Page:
Ben Kweller

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Ben Kweller


It was exhausting just listening to Kweller detail his plans for the week ahead. Yet it was hard to ignore the fact that his smile could practically be heard over the phone. Kweller is in a great place right now, and he seems intent on sharing that positivity with everyone he crosses paths with.

After 10 years signed to the reputable ATO Records, Kweller has release Go Fly A Kite, his latest full-length on his own label, The Noise Company. And while Kweller hasn’t strayed from his honest fusion of rock and country with his own label, he admits that he’s undertaken some massive changes in his professional life. In a sense, the switch from ATO to The Noise Company has allowed Kweller to re-discover his roots.
“It really didn’t change anything as far as the creative process goes. What it changed however is that I’m now happy to do phone interviews on Sunday,” he says with a hearty chuckle.  “It’s changed the interest in the marketing side of things. I’m actually working hard and giving a shit about the business stuff now. I’ve always cared about that, but it’s always been in the hands of someone else. And now I’m handling things first hand as a record label and it gives me a lot of respect for the good record companies out there. It’s an honour for me to be able to put my music out on my own. It’s a big deal. In a lot of ways, I feel like I’ve come full circle. I started as a kid dubbing cassettes for my friends, Xeroxing black and white labels and taking flyers downtown, stapling them to telephone poles to promote your band’s show that weekend. All that DIY stuff I grew up doing, I feel like I’m doing it again. Just on a bigger level. It’s really fun actually.”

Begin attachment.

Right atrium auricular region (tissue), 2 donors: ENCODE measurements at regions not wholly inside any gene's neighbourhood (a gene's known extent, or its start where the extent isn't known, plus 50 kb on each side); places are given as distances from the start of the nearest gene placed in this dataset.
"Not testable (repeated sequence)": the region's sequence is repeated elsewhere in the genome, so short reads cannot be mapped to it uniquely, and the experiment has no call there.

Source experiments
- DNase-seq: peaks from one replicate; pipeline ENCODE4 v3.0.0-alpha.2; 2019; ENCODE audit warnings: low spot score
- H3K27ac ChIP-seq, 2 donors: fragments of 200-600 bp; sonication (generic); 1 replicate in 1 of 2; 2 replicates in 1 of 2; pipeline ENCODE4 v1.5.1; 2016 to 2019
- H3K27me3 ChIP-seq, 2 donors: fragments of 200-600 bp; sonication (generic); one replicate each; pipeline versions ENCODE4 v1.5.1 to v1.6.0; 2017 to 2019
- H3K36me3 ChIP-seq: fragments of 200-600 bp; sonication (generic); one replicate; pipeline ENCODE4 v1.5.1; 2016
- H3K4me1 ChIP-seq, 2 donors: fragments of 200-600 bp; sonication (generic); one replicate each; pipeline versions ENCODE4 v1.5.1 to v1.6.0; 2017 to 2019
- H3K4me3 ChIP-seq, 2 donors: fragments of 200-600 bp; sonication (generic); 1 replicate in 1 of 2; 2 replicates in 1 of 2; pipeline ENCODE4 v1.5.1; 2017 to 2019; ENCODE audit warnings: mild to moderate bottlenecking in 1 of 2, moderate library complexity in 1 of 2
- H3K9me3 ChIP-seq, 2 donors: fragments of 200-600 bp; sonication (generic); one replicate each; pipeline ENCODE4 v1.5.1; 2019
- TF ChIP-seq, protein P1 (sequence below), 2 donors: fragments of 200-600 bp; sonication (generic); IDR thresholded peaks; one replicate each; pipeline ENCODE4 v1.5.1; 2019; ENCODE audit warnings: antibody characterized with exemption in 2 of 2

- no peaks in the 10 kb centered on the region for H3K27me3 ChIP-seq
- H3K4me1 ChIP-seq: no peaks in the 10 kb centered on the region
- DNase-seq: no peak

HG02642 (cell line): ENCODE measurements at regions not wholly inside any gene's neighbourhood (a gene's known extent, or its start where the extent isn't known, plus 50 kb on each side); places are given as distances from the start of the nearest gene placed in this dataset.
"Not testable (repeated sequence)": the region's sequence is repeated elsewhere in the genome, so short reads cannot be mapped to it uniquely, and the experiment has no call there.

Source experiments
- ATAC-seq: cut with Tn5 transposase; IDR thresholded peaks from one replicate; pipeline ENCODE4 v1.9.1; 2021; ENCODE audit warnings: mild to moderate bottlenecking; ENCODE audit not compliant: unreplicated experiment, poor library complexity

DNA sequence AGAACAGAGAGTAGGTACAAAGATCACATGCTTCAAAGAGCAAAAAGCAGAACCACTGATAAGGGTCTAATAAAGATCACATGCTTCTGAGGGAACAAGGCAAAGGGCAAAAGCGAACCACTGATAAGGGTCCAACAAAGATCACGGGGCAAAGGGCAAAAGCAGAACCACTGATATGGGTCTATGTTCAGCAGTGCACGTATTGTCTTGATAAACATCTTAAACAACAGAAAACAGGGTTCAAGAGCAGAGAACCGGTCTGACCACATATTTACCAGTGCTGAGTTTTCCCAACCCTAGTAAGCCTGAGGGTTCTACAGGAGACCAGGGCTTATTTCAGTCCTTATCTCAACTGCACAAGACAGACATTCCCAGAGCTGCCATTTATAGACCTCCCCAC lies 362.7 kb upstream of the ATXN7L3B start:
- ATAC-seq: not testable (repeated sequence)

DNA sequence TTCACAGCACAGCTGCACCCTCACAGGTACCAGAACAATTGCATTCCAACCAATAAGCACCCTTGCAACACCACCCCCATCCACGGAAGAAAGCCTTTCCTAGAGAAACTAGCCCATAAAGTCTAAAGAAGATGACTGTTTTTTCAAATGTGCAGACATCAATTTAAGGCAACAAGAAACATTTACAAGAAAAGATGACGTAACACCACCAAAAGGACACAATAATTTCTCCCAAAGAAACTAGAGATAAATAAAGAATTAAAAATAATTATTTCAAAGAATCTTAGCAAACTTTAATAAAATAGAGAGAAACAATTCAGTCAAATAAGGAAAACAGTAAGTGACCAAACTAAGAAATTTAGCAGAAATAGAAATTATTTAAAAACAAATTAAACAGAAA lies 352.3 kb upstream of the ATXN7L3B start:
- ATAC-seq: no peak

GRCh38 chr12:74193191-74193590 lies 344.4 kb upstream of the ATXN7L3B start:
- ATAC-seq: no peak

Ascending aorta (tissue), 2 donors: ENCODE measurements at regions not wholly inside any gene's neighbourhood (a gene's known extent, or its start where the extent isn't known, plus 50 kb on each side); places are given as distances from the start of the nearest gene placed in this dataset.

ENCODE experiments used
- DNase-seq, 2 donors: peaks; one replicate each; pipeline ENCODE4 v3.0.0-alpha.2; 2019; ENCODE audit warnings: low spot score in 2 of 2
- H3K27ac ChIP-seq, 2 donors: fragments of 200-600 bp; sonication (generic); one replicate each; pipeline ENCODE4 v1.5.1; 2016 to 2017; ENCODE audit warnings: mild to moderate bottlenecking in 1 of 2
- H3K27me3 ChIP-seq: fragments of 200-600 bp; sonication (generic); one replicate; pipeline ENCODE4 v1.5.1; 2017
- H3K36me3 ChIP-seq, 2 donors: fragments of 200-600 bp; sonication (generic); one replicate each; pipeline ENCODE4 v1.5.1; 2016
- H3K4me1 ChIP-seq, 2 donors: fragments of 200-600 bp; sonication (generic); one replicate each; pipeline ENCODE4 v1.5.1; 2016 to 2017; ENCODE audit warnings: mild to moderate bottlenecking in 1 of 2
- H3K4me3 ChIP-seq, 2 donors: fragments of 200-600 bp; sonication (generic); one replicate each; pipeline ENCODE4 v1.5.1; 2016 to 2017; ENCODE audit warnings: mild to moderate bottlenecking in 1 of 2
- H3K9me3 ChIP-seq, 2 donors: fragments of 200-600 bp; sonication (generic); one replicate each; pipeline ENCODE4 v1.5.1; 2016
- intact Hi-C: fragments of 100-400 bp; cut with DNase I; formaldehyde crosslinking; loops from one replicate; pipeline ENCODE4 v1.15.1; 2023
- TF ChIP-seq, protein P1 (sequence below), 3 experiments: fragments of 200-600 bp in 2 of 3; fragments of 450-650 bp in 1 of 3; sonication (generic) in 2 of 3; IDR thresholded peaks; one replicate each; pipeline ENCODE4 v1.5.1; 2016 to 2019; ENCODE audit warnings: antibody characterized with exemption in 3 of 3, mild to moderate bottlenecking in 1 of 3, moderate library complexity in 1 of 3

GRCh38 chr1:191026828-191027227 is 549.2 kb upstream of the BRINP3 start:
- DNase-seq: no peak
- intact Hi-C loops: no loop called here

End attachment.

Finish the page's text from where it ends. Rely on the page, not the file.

With Go Fly A Kite, Kweller has taken cues from acts like Wilco and Cake and added weight to an alarmingly truthful argument: web-savvy bands do not necessarily need record labels to release their own music. When asked if he believes this trend will truly shake up the music industry, Kweller concedes it may be an uphill climb. But it’s one worth taking.

“I don’t know if it will shake up the industry so much as it’ll have the major labels counting on a few more Adele’s each year to help them support their humongous overhead. But it’s exciting for me as an artist because this is the music I make. And to be able to cut out the middle man between me and the audience is really exciting. Especially with the internet; now with the click of a button we can staple flyers across the world. It’s pretty wild.”

There may be a certain element of risk involved with Kweller’s decision. But for the time being, he seems ready to take that risk. Kweller is not just playing the hand he’s been dealt; he’s changed the rules of the game altogether. And that’s certainly something worth getting excited about.

“I’m very interested in being self-sufficient and truly independent. I’d like to be in control of my own life. In my career, I’ve done that more and more through the years. I’ve got a small group of people that work with me. The whole business part of what I do is very different from the traditional set-up. I don’t have a manager, instead our team just works together. At the end of the day, I make the decisions. We have an office in South Austin in this old house from the ‘50s. All of our merch is done in-house. And this was all building before the formation of the label. It was my own little behind-the-scenes world. When I decided to start The Noise Company, all the pieces were already in place. It was the logical next step. And here we are.”